A new one-step synthesis method for coating multi-walled carbon
nanotubes with cuprous oxide nanoparticles
Kakarla Raghava Reddy,aByung Cheol Sin,aChi Ho Yoo,aWonjung Park,a
Kwang Sun Ryu,aJae-Shin Lee,bDaewon Sohncand Youngil Leea,*
aDepartment of Chemistry, University of Ulsan, Ulsan 680-749, Republic of Korea
bSchool of Materials Science and Engineering, University of Ulsan, Ulsan 680-749, Republic of Korea
cDepartment of Chemistry, Hanyang University, Seoul 133-791, Republic of Korea
Received 10 December 2007; revised 22 January 2008; accepted 22 January 2008
Available online 7 February 2008
A new method was developed for the synthesis of Cu2O-coated multi-walled carbon nanotubes (MWCNTs) on the basis of Feh-
ling’s reaction. The method involved dispersion of carbon nanotubes in Fehling’s reagent, followed by addition of formaldehyde as a
reducing agent. The Cu2O-coated MWCNTs were characterized by transmission electron microscopy, X-ray diffraction, X-ray
photoelectron, Raman and UV–Vis spectroscopy, and superconducting quantum interference device measurements. These novel
materials could be used in catalysis and optoelectronic applications.
? 2008 Acta Materialia Inc. Published by Elsevier Ltd. All rights reserved.
Keywords: Carbon nanotubes; Metal nanoparticles; Chemical synthesis; Nanomaterials; TEM
Carbon nanotubes (CNTs) have received much
attention due to their unique atomic structure, high
surface area-to-volume ratio, and excellent electronic,
chemical, thermal, mechanical and optical properties
[1–3]. To optimize the potential applications of CNTs
in nanotechnology fields, it is essential to modify the
sidewalls of CNTs by chemical functionalization and/
or attaching suitable nanostructures [4,5]. Recently, sig-
nificant interest has been directed toward the synthesis
of composites that consist of metal nanoparticles and
CNTs to extend the range of applications from nano-
electronics to sensors and catalysis [6–8]. For example,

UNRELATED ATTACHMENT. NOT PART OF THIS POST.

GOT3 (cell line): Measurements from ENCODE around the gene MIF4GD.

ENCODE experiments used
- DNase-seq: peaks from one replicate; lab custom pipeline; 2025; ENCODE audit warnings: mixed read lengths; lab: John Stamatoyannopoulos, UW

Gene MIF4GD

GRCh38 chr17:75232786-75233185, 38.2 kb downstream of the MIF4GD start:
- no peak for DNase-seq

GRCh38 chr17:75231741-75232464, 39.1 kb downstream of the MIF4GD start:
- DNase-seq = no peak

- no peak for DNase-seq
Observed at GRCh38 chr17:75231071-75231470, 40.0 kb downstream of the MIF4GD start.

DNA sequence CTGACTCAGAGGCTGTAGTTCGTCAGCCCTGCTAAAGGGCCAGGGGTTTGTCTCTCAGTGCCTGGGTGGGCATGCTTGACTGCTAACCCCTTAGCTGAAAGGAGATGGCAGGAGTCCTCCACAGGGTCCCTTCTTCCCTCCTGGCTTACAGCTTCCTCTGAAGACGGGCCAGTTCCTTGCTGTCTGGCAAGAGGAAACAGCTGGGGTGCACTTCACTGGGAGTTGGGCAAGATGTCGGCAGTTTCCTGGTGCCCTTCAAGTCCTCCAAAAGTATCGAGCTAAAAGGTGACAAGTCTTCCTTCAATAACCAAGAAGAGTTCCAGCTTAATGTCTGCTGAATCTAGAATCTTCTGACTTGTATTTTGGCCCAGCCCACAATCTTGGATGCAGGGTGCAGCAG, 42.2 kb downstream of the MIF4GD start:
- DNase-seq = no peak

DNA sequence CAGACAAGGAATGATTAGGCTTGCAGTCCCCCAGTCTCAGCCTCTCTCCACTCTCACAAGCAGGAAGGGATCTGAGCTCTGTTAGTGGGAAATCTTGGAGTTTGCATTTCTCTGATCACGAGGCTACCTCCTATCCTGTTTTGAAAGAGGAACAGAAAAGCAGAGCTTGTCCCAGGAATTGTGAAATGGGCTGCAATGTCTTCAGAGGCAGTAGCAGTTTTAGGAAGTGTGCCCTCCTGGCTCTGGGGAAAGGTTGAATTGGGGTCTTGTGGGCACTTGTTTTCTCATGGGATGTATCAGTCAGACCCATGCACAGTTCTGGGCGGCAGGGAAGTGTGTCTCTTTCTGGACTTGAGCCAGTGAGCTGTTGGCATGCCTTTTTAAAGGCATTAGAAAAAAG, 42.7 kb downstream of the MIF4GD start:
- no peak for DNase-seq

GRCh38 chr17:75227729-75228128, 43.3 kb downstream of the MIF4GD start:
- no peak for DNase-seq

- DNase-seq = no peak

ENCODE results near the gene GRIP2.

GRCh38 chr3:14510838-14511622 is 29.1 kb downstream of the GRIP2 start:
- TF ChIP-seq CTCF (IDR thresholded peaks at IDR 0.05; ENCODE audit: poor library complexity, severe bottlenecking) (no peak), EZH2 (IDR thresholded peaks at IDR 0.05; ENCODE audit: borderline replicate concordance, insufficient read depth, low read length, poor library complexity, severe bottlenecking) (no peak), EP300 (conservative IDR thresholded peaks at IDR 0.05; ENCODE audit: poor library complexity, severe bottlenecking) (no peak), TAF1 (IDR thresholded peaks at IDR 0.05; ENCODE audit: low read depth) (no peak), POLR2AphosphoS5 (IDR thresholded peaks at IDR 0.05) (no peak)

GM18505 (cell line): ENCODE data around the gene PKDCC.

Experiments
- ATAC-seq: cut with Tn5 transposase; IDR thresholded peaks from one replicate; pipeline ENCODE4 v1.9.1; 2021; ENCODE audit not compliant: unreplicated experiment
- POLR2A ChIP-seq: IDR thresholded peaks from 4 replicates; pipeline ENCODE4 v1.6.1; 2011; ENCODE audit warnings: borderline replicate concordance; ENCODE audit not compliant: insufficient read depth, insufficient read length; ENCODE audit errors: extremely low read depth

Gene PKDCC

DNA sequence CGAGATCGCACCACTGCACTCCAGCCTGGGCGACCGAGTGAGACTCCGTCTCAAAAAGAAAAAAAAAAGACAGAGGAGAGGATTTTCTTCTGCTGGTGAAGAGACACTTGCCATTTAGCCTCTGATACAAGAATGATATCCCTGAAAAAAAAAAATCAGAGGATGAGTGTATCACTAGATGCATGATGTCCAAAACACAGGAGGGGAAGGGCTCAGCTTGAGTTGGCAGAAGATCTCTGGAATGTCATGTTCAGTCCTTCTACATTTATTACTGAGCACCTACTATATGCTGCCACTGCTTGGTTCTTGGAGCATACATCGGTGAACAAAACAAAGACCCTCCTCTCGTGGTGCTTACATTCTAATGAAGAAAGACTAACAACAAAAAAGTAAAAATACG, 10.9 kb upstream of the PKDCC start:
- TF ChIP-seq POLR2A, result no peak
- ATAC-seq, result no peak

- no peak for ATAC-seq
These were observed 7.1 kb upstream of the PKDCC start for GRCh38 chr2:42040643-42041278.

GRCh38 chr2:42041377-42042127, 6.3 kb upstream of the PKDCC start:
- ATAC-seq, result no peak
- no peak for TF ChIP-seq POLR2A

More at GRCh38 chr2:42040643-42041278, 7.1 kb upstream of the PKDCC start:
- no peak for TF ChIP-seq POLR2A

the attachment of NiO or RuO2nanoparticles to CNTs
has shown great promise for highly efficient photoelect-
rochemical cells, electrochemical supercapacitors and
even sensor devices [9,10]. Composites of CNTs and Pt
have been shown to be excellent amperometric sensors
for glucose over a wide range of concentrations .
Pd-filled CNTs have been utilized as hydrogen storage
materials . SnO-functionalized MWCNTs have been
used as anode materials for lithium ion batteries .
Composites of metal nanoparticles and multi- or
single-walled CNTs (MWNCTs and SWCNTs) can be
prepared by various strategies. Thus far, coating or
deposition of CNTs with various metal nanoparticles,
such as TiO2, SiO2, Fe3O4, CdS, Au, Pd and Pt, have
been developed, and various methods have been used:
solid-state reactions, capillary action, radiolysis, physi-
cal evaporation, electroless deposition, physisorption,
self-assembly and colloidal chemistry combined with
electrostatic interactions or with sonication in aqueous
solution [14–18]. Unfortunately, only a few reports pro-
vide simple, efficient routes for strongly attaching nano-
particles or nanospheres to CNTs [19,20]. Therefore, the
exploration of novel CNT–metal hybrid nanocompos-
ites is important, and is a challenging subject because
of the combined properties of conductive CNTs and
Cuprous oxide (Cu2O) is a p-type semiconductor with
a direct band gap of 2.12 eV. Among various metal oxide
particles, increasing attention has been focused on Cu2O
nanoparticles due to the redox chemistry, extraordinary
electrical, thermal, catalytic and sensing properties, and
the potential applications in diverse areas from optoelec-